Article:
How a pioneering healthy eating course is driving change in Leeds and could be the answer to the UK’s obesity crisis

How a pioneering healthy eating course is driving change in Leeds and could be the answer to the UK's obesity crisis

THERE are chunks of cucumber and wedges of orange on a table for toddlers to pick at.
Mum Amy Rourke offers some to her 17-month-old son Anthony, but he is far more interested in the toys.
Glen Minikin For many parents, it’s a battle trying to get kids to eat fruit and veg and try new things
She says: “If there was banana, he’d have gone for that. He actually ate mushrooms the other day and tried some cucumber.”
Getting Anthony to eat any fruit or veg was always a battle — until Amy joined a pioneering course that could be the answer to the UK’s obesity crisis.
This week it was revealed that Leeds has bucked the national trend by being the only city to show a drop in the ­number of its four- and five-year-olds who are classed as medically obese.
Nationally almost one in ten reception-class pupils is obese, but in Leeds the ­proportion is down from 9.4 per cent to 8.8 per cent — the equivalent of 625 fewer children classed as obese.
Research also reveals the decline has mainly been among the city’s most disadvantaged children.
And the amazing achievement is likely to be down to Henry — a free eight-week course for families with ­toddlers, giving guidance on nutrition, portion size and getting more exercise.
Leeds City Council has made a firm commitment to Henry, introducing it ten years ago and making it a central part of its strategy.
Around 10,000 families have benefited from the courses run via children’s centres and health visitors.
At the Armley Moor children’s centre, on the outskirts of the city, a group of parents and toddlers have nothing but praise for Henry.
Single mum Amy, 20, who lives with her mum and stepdad in nearby Kirkstall, said: “Anthony’s diet did worry me because it’s a struggle to get him to eat fruit and veg. Unless he was really hungry, he would pick it up and throw it, and that’s stressful, so I would give up.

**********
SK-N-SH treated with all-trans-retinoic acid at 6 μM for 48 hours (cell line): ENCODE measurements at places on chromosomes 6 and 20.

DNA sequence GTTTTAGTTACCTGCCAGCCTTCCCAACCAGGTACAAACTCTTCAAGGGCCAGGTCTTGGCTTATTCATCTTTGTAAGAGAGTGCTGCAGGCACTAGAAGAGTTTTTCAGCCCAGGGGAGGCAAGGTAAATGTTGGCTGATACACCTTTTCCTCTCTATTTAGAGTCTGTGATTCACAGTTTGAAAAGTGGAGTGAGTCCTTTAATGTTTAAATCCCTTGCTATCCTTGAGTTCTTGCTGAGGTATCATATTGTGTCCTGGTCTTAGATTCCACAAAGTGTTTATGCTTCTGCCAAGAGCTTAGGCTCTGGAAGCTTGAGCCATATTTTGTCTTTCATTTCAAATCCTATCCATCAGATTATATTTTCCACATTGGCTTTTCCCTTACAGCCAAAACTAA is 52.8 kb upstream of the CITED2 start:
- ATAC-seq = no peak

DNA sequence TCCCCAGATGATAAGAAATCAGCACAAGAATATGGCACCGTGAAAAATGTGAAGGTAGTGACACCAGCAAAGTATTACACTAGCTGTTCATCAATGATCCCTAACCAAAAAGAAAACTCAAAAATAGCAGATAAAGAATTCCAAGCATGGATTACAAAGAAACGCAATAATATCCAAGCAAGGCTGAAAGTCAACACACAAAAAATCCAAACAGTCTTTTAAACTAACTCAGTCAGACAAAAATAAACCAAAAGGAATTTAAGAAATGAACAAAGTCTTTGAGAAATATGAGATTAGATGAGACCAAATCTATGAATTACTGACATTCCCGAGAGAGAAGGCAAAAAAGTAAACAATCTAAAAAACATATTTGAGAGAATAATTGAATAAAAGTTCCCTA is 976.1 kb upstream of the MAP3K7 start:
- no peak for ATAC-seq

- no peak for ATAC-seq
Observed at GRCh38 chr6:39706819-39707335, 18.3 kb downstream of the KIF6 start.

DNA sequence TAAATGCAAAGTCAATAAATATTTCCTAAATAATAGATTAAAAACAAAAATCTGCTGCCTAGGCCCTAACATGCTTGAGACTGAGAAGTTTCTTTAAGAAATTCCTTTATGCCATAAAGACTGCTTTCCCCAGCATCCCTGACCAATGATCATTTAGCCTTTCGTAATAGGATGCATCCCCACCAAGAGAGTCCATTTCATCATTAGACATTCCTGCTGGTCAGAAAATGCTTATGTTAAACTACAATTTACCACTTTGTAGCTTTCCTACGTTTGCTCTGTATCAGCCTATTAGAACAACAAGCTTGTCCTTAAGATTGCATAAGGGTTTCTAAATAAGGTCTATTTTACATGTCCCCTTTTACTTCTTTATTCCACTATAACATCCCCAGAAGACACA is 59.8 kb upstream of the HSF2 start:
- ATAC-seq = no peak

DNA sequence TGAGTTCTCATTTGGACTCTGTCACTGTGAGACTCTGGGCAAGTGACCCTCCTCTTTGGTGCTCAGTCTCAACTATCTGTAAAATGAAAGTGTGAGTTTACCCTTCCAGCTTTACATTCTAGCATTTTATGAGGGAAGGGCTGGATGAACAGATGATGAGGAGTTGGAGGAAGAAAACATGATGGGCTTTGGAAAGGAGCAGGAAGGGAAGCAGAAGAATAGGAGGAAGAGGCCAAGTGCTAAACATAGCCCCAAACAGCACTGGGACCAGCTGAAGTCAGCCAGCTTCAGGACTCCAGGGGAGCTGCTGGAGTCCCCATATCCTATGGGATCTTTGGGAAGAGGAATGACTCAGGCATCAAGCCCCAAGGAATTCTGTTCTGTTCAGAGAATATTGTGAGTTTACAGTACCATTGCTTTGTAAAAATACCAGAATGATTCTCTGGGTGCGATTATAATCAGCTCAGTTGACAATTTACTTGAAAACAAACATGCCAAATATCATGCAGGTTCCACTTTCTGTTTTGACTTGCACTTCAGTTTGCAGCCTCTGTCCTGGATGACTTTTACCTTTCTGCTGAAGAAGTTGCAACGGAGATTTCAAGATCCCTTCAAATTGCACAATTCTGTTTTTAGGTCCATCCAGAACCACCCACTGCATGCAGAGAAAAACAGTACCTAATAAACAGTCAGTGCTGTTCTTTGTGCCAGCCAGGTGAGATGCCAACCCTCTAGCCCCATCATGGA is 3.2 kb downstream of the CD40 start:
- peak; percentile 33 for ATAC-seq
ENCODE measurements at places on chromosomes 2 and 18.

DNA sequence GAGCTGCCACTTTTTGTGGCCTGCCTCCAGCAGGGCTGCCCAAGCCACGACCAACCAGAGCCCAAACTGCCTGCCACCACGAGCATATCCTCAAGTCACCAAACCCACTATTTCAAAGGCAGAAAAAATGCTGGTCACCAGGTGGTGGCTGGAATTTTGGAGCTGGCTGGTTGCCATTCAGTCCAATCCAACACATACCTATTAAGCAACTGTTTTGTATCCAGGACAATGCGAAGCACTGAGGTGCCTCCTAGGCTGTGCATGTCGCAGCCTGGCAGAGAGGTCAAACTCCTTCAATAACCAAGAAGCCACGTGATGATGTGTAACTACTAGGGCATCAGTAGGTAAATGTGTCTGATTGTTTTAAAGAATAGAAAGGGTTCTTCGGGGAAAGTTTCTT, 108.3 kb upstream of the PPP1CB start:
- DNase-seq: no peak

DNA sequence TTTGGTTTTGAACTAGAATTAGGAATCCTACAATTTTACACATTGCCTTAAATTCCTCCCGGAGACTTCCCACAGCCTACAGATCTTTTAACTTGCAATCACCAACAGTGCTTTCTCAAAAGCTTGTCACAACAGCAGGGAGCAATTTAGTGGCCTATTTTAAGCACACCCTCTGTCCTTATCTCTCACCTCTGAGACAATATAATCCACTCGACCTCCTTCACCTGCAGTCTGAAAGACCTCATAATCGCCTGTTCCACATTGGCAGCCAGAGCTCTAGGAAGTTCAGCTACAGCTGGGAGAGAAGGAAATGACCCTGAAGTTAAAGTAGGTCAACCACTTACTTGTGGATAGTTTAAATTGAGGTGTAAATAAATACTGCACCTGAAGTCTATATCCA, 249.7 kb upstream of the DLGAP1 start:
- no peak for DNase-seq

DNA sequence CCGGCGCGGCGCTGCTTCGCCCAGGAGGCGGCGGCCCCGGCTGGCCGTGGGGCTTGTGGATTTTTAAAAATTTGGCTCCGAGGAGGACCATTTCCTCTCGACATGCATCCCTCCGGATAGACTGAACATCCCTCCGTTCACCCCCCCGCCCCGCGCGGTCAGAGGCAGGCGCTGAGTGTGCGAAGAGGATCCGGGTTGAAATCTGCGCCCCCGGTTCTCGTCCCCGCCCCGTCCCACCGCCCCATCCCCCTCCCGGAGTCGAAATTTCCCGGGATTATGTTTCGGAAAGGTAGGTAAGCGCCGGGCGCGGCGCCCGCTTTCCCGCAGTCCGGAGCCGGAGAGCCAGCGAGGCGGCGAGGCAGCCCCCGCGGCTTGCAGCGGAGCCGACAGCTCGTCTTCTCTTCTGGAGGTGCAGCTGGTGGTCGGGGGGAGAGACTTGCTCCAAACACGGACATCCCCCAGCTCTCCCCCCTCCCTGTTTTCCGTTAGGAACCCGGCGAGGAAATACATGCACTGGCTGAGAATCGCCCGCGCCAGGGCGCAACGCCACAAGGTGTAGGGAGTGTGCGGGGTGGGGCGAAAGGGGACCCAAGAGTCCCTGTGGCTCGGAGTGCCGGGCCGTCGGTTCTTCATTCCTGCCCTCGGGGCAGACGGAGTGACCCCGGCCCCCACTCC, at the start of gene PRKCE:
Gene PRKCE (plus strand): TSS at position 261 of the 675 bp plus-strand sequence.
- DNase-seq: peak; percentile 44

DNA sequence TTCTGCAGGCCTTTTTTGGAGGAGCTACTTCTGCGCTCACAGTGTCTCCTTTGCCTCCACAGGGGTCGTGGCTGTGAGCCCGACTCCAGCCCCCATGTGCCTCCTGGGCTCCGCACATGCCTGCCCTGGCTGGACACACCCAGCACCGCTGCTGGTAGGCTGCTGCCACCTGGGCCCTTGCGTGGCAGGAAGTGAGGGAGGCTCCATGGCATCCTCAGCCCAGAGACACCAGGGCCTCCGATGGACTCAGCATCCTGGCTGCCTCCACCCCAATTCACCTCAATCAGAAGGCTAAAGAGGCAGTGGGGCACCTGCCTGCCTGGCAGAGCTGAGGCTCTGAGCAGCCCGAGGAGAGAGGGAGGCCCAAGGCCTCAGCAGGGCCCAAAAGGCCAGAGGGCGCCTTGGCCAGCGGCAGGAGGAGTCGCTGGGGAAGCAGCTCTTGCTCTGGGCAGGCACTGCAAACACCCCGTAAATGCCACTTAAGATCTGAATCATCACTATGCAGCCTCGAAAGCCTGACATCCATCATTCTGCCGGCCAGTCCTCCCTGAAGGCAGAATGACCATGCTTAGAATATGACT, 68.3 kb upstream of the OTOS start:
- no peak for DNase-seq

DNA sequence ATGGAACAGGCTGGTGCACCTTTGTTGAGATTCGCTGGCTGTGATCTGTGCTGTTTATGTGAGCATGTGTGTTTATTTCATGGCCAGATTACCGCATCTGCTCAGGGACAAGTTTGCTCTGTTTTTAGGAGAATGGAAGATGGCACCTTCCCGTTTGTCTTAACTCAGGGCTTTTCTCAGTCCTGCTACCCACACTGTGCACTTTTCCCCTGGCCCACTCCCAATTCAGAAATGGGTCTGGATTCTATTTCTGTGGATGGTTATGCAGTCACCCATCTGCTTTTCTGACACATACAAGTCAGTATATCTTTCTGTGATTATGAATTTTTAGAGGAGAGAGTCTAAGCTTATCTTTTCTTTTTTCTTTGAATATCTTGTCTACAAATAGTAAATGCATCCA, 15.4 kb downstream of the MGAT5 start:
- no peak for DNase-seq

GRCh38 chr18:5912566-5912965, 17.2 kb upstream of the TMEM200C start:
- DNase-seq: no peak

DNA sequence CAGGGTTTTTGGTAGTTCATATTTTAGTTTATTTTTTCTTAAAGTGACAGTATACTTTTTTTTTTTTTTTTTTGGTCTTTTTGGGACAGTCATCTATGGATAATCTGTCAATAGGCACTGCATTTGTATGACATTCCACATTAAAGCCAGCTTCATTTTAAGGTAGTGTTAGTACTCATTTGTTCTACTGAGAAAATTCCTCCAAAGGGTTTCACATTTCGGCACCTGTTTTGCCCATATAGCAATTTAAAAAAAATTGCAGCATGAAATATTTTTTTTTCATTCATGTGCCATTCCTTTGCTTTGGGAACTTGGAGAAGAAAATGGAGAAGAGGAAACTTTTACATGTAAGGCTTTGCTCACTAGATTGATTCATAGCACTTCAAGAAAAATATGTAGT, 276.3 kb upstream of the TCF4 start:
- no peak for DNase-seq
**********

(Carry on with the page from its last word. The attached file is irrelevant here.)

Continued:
“Apparently, it can take around 17 times before a child will try something new, so now I keep trying.”
Glen Minikin That’s where Henry comes in – mum Amy Rourke says she’s learned that her son Anthony wants to eat what she does so now the both of them have much healthier diets
Glen Minikin Lisa Clifford says she’s dropped from a size 18 to a 12 since joining and can now successfully manage how much her daughter Rosemarie eats
Amy, an Oxfam volunteer, has benefitted too. She says: “Before the course, I did nothing but eat crisps and chocolate and I drank sugary drinks. Now I’ve stopped a lot of that because I’m aware that Anthony will want whatever I’ve got.”
Apparently, it can take around 17 times before a child will try something new, so now I keep trying.Amy Rourke
Lisa Clifford, from Gipton, joined up for her daughter Rosemarie, 21 months, but she has benefitted too, ­dropping three dress sizes.
The 31-year-old works part-time in sales but used to be in behaviour management, working with children in care. She says: “With my background, I didn’t know how much I would actually pick up, but it was definitely worth going to.SMALL CHANGES ADD UP
“I was making these meals that were full of goodness and then Rosemarie takes two mouthfuls and chucks it, and I was stressed about how much she needed to eat.
“On Henry I learned that I don’t need to worry so much. It’s about making small changes, and that can add up to a big change.
“And I’ve gone from a size 18 to a size 12 myself, so I’ve also benefited from thinking about portion sizes, because that’s something you just don’t know about.
“We were given packs including posters that you can put up at home, showing the right portion sizes, and that has really helped.”
Claire Covey, mum to Jack, six, and Henry, nearly two, has also felt the benefits. The single parent has lost 2st following the advice she gained from the course. She says: “It’s coming off bit by bit, chipping away at the weight.
“For me, it’s that downtime in the evening, when the kids go to bed and the fridge is calling.”
So Claire, 38, from Armley, has switched from shop-bought snacks to making her own healthier versions.
She says: “It was easy to buy the kids snacks, and I was buying a lot. You see so many kids walking round eating packets of sweets and their parents not having a Scooby-Doo. Now the kids get involved in cooking with me, so they’re learning, and it’s fun.
“Now, if my children are hungry, I give them fruit.”

Jackie Moores is a health improvement specialist and Henry co-ordinator at Leeds City Council. She says: “Obesity is a very complex thing but investing in the early years when habits are formed, and supporting parents to give them the skills to promote a healthy lifestyle, is definitely the answer.
“Like with many problems, once you’ve got it, it’s harder to tackle it. If you can ­prevent it, you’re a lot more likely to succeed.”
It all sounds like common sense, but these baby steps have led to one giant leap in the fight against obesity.
Glen Minikin For Claire Covey, the course has encouraged her to make her own healthy snacks and get her kids involved in cooking with her
Glen Minikin Leeds City Council has made a firm commitment to the Henry scheme since it was introduced ten years ago
Body coach, Joe Wicks’ top tips on parenting as a new dad and ideas on how to tackle childhood obesity


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